Fitzgerald has been working for Cannistraro for more than 30 years, much of it spent working on MGH projects. In the early 2000s, he was the general foreman for the hospital’s Yawkey Center, a large two-tower facility. Ten years later, he oversaw the subcontractor’s team working on MGH’s Lunder building. Following that, Fitzgerald was the lead coordinator for fabrication on Spaulding Rehabilitation’s new campus in Charlestown, which is part of the MassGeneral Brigham network.
“It means a lot to me,” he says. “I’ve been a patient at Mass General, my family has been there, I have relatives who work there. The fact that I’ve helped build it kind of hits home.”
Kenneth Reagan, VP for business development and special projects, has also worked for Cannistraro for more than 30 years and has spent even more time at MGH. Since 1989, he has mostly focused on special projects, such as room and floor renovations, with a crew of six to ten Local 12 plumbers. For example, he is now overseeing an upgrade to the entire hospital’s bulk oxygen that includes a separate tank plant and separate piping system. Spanning about four years, the huge undertaking will essentially provide a backup oxygen distribution system for the medical facility. It’s indicative, Reagan notes, of the hospital’s forward thinking and commitment to innovation.
“When I look at MGH, it’s so far ahead,” he says. “It is the first on to jump on new technology. It’s always at the forefront with the most advanced facilities.”
It is also a stickler for details. Early in his career, John Cannistraro remembers working as a project manager for the Blake Tower. While preparing the submittals for the job, he learned that the hospital required information down to the last nut and washer.
“They looked at every page and stamped them,” John recalls about the 200-page-long document. “I was proud of that, because it was an attention to detail that has always stuck with me. It was important to MGH; it was important to me.” It helped forge a long-term relationship with the hospital that remains strong. “It brings me tremendous joy to have built this reputation at MGH.”
Creating a 96-hour island
Over the course of the contractor’s long partnership with the world-class hospital, the plumbing systems, and the work that Local 12 plumbers perform, have remained more or less the same. But, the processes have changed. For one, fabrication, driven by building information modeling, has become much more prevalent. Always on the cutting edge, the hospital itself has become more complex.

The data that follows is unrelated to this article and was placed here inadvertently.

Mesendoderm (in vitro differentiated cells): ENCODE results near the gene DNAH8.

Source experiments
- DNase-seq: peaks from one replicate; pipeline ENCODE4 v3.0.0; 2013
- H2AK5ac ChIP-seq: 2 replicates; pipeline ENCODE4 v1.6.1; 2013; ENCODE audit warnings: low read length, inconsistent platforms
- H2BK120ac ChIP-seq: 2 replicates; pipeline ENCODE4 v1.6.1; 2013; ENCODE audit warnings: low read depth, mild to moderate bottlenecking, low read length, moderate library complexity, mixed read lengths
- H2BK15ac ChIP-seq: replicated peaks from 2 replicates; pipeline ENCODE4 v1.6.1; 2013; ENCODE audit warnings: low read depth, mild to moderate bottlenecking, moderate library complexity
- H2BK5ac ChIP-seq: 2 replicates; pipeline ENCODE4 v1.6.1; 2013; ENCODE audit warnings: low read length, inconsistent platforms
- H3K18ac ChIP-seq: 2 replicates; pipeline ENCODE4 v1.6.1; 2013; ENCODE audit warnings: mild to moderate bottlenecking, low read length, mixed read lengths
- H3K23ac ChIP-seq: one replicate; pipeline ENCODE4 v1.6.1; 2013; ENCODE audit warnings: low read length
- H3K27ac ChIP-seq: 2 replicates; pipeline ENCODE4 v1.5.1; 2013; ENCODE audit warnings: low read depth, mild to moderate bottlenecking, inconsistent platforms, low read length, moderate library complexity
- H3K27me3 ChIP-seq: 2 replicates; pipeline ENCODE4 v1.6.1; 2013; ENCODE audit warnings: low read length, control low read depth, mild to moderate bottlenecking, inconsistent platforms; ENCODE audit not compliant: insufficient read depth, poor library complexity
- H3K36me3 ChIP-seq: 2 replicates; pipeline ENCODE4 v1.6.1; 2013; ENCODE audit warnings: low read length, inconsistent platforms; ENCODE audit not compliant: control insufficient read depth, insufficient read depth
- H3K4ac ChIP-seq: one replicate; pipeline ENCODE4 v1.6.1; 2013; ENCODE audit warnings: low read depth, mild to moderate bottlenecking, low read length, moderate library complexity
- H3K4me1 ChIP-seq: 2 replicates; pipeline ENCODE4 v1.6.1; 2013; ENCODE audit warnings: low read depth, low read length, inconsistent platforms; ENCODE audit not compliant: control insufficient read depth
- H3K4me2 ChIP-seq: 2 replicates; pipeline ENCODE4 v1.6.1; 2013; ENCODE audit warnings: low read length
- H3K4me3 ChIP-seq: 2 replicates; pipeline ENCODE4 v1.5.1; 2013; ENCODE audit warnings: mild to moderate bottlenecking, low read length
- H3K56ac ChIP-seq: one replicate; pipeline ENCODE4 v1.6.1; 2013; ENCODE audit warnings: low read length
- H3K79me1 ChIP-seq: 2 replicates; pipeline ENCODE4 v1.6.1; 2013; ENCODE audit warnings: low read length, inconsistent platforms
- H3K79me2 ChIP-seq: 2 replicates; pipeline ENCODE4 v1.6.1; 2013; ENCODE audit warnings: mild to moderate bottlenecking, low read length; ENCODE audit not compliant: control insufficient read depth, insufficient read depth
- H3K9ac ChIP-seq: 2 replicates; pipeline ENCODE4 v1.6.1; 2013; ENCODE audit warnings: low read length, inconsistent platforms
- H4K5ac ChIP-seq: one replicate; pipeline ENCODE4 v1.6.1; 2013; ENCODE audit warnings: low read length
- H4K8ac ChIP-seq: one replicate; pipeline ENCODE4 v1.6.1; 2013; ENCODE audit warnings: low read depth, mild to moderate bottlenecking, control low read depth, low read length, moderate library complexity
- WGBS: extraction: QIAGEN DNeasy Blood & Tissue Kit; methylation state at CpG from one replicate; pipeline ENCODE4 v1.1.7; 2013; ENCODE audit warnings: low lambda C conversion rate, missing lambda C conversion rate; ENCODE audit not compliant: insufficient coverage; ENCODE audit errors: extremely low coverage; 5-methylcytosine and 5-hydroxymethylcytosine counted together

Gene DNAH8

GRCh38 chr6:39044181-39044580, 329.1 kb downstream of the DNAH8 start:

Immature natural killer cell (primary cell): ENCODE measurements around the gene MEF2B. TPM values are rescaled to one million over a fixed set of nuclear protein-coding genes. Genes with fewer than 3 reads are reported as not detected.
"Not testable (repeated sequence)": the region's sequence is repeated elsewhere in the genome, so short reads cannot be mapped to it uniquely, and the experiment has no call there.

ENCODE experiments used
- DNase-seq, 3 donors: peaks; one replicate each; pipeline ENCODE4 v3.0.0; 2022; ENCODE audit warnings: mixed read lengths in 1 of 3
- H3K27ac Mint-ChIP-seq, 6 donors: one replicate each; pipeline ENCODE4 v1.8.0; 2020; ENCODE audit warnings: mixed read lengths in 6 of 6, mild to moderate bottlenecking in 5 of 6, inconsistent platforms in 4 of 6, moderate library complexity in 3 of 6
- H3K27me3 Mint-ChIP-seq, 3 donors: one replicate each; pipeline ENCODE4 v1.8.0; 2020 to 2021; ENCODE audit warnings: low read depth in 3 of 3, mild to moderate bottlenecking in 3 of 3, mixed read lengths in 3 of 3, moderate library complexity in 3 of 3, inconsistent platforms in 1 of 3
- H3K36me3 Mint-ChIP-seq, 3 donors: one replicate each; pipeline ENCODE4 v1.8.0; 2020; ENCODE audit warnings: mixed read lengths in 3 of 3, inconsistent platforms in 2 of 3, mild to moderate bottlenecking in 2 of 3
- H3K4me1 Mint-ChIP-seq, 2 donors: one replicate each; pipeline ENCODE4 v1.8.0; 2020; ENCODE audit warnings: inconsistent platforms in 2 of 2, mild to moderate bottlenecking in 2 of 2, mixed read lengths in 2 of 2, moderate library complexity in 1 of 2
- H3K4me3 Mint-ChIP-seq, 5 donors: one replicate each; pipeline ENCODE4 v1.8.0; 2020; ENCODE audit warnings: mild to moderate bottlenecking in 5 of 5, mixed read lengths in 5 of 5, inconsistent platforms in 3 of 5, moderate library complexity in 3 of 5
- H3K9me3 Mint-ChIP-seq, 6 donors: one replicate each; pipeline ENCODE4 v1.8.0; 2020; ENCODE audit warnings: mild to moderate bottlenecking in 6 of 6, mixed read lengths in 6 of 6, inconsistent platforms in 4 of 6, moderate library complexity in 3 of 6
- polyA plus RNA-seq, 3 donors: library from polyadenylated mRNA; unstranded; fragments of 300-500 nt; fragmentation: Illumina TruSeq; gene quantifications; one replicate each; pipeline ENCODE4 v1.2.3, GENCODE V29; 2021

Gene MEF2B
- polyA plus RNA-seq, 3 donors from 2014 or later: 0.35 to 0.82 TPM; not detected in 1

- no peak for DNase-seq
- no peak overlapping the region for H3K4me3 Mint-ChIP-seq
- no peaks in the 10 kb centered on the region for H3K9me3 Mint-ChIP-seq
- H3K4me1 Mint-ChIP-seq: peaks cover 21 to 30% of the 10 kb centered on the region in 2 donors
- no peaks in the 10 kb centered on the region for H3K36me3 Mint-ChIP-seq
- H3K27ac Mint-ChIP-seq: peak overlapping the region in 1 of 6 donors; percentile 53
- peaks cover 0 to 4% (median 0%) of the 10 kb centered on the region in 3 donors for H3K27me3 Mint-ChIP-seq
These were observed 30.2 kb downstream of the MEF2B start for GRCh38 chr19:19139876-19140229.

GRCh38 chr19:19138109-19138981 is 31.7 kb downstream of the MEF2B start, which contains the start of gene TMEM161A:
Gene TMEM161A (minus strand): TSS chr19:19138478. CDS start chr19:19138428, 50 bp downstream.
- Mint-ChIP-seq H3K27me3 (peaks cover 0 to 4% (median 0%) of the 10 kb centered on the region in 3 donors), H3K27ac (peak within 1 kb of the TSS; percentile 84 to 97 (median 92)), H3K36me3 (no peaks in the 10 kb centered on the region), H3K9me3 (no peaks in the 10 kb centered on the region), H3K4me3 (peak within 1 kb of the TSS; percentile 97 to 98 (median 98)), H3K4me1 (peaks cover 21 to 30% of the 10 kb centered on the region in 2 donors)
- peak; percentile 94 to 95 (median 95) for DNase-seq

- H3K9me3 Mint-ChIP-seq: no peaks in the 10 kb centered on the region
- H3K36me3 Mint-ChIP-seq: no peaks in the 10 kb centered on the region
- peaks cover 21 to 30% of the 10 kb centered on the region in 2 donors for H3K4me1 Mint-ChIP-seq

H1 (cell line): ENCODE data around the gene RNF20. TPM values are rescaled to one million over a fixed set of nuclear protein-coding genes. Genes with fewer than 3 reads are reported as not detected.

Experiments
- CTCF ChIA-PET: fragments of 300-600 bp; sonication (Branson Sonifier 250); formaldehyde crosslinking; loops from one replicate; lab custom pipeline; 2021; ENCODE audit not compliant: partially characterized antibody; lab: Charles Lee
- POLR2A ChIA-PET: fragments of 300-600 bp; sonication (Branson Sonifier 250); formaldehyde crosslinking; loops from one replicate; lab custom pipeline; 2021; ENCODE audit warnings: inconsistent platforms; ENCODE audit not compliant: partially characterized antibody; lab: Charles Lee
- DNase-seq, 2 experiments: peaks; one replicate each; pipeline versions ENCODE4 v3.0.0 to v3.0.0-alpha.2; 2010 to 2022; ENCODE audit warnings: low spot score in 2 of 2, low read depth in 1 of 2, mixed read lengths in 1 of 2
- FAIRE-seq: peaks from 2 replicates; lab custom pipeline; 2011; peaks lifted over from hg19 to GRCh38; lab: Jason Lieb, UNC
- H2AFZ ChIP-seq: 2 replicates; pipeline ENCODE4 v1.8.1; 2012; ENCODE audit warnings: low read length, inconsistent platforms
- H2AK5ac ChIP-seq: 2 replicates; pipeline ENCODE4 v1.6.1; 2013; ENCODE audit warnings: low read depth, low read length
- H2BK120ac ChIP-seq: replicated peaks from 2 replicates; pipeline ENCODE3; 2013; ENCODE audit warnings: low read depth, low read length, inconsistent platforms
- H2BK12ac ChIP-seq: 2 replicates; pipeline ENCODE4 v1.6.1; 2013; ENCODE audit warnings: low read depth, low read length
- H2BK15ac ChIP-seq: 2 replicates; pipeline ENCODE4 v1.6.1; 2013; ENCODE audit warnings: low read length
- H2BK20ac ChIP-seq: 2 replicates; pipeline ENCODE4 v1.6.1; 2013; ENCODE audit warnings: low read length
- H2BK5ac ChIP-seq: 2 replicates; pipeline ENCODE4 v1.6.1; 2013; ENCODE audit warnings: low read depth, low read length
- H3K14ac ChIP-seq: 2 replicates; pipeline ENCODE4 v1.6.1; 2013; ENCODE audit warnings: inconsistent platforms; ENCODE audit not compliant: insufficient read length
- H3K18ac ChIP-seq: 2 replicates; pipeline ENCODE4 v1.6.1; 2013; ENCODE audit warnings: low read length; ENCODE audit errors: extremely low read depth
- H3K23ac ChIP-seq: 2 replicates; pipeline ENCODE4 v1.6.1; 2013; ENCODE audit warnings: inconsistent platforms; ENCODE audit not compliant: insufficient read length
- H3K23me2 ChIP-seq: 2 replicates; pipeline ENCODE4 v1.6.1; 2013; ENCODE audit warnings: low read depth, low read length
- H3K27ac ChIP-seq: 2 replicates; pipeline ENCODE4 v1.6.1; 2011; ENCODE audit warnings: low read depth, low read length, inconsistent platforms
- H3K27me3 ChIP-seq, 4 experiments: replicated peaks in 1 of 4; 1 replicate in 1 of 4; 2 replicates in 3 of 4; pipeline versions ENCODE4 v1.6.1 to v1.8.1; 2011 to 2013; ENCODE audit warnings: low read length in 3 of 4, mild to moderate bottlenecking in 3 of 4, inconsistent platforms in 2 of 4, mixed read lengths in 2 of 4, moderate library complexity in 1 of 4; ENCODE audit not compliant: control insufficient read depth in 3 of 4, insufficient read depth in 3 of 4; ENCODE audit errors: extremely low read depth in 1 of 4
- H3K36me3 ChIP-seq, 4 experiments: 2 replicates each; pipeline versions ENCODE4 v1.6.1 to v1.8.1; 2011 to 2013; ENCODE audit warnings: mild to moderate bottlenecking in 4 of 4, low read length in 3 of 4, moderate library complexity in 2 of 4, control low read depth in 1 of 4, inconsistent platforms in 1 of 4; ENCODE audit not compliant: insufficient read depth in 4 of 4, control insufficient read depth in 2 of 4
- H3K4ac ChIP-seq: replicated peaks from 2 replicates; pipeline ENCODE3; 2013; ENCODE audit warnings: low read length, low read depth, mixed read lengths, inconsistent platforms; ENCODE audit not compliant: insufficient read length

For instance, the current MGH project includes provisions for the new buildings to enter 96-hour island mode. Should there be catastrophic weather or some other disaster that results in the loss of power, water, utilities, or sewer, the buildings would remain self-sufficient for four days. The patient rooms, operating suites, and all of the other hospital’s functions could continue unimpeded, thereby providing a haven for an especially vulnerable population.
“We’ve never seen anything like this to this degree,” Fitzgerald says, noting that MGH is considering climate change, sea level rise and storm surge, terrorism threats, high winds, and other modern-day factors in its wide-ranging plans. “These buildings are being designed to 2070 standards,” he adds.
There will be ten 7,500-gallon domestic water tanks in the lower level of the new garage. Additionally, Cannistraro will be installing four 10,000-gallon emergency sanitary tanks in the underground of the garage along with piping and valves to divert water to them, if necessary.
“I look at this project as being groundbreaking for the modernization of hospitals,” Reagan notes.
Given the long time frame, Reagan and Fitzgerald will most likely be retired before the MGH project finishes. However, they are training and teaching the men and women who will succeed them. When it wraps in 2030, they will be able to look at the new buildings, and the many other projects on which they worked at the hospital, with a sense of pride and accomplishment. Along with the many Local 12 plumbers who have worked on Cannistraro crews at MGH, they will know that they helped make possible the renowned, exemplary care the hospital provides.